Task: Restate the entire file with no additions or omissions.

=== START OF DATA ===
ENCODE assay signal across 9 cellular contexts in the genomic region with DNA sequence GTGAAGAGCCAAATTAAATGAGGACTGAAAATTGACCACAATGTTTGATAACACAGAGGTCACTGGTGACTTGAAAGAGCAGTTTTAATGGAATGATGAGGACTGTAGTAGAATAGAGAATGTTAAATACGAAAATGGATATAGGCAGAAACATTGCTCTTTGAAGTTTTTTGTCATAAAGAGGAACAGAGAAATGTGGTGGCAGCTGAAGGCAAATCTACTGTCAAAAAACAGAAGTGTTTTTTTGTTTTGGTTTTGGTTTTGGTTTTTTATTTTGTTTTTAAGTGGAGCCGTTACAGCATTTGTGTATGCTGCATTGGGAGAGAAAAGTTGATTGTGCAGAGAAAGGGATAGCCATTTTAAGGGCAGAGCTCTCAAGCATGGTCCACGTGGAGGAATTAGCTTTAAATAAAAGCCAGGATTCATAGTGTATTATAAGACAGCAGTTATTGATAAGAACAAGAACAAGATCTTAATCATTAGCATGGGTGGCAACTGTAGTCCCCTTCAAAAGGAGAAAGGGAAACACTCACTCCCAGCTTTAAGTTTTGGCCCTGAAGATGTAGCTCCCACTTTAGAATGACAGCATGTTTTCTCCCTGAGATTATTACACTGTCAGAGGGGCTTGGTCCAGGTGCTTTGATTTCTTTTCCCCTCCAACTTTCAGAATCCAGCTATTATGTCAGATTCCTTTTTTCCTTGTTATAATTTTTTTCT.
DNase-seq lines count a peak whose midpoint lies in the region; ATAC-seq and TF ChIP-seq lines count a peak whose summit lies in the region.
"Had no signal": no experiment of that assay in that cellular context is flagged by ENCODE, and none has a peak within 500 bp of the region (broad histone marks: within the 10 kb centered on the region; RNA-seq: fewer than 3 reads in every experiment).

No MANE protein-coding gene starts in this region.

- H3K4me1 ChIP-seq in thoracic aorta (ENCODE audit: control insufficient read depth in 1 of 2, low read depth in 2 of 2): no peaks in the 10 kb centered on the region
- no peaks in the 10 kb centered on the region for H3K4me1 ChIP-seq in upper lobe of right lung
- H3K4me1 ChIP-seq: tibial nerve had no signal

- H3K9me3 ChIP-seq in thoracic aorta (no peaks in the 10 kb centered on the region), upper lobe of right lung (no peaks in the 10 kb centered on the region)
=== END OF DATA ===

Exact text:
ENCODE assay signal across 9 cellular contexts in the genomic region with DNA sequence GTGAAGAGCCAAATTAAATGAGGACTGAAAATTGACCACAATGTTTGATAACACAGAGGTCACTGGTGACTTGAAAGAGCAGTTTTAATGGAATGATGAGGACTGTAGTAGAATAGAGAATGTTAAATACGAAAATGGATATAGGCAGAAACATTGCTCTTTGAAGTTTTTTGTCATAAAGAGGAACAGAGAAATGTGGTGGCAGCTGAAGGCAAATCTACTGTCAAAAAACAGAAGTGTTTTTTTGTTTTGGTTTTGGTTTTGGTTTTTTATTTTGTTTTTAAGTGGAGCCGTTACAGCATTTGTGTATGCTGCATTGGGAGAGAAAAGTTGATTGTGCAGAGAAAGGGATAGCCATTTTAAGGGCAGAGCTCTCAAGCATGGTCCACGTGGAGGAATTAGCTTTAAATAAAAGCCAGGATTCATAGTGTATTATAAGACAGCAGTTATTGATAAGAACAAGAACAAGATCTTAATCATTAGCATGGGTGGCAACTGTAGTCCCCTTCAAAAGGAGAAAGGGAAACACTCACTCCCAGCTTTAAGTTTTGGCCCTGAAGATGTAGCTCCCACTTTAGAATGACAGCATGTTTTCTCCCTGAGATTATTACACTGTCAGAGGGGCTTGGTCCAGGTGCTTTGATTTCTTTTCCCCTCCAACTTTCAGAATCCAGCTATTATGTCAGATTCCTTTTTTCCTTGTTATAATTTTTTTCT.
DNase-seq lines count a peak whose midpoint lies in the region; ATAC-seq and TF ChIP-seq lines count a peak whose summit lies in the region.
"Had no signal": no experiment of that assay in that cellular context is flagged by ENCODE, and none has a peak within 500 bp of the region (broad histone marks: within the 10 kb centered on the region; RNA-seq: fewer than 3 reads in every experiment).

No MANE protein-coding gene starts in this region.

- H3K4me1 ChIP-seq in thoracic aorta (ENCODE audit: control insufficient read depth in 1 of 2, low read depth in 2 of 2): no peaks in the 10 kb centered on the region
- no peaks in the 10 kb centered on the region for H3K4me1 ChIP-seq in upper lobe of right lung
- H3K4me1 ChIP-seq: tibial nerve had no signal

- H3K9me3 ChIP-seq in thoracic aorta (no peaks in the 10 kb centered on the region), upper lobe of right lung (no peaks in the 10 kb centered on the region)